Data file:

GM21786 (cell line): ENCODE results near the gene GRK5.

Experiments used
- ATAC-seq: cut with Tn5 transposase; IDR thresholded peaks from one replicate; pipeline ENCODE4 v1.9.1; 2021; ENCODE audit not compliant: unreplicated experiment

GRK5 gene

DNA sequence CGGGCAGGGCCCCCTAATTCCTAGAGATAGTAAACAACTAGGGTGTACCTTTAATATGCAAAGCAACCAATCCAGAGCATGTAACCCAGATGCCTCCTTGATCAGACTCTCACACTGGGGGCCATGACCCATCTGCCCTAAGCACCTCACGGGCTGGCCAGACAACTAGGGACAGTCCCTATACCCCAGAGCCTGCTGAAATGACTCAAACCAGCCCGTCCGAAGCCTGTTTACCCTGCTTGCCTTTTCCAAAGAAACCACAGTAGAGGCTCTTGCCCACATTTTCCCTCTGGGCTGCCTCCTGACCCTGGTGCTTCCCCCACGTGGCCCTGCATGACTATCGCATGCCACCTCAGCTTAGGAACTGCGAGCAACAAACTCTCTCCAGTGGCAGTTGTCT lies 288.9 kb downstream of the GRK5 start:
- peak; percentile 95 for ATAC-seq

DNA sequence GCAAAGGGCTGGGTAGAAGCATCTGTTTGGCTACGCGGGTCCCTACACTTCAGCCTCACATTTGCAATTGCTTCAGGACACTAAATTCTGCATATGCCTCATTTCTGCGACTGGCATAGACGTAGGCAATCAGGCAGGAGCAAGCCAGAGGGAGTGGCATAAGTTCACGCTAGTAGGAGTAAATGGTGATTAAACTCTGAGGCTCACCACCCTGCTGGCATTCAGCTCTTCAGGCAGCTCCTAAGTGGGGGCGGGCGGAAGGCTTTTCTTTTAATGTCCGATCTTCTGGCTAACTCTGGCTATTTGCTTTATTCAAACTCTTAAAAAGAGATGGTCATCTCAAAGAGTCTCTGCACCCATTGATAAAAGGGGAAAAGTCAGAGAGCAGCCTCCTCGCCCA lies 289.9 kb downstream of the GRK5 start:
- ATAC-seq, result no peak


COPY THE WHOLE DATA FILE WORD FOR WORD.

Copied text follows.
GM21786 (cell line): ENCODE results near the gene GRK5.

Experiments used
- ATAC-seq: cut with Tn5 transposase; IDR thresholded peaks from one replicate; pipeline ENCODE4 v1.9.1; 2021; ENCODE audit not compliant: unreplicated experiment

GRK5 gene

DNA sequence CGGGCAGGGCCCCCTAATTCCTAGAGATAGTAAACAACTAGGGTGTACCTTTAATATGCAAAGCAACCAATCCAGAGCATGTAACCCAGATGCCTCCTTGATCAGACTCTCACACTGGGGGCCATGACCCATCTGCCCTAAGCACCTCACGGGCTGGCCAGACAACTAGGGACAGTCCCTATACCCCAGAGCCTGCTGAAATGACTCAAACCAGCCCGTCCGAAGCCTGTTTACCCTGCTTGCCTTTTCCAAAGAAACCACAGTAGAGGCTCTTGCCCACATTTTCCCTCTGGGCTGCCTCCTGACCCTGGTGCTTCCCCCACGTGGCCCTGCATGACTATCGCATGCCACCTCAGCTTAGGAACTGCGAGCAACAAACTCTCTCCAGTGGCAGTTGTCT lies 288.9 kb downstream of the GRK5 start:
- peak; percentile 95 for ATAC-seq

DNA sequence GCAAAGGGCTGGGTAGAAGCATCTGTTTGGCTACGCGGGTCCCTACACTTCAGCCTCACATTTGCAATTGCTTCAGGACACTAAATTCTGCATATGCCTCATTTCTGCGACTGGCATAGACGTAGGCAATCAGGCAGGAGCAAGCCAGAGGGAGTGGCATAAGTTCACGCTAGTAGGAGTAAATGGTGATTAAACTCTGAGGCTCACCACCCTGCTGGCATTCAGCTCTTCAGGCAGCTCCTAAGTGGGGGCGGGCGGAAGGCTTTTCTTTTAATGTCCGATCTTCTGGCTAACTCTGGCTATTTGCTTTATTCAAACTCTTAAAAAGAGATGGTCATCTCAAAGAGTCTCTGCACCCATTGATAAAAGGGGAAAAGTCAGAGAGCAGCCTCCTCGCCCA lies 289.9 kb downstream of the GRK5 start:
- ATAC-seq, result no peak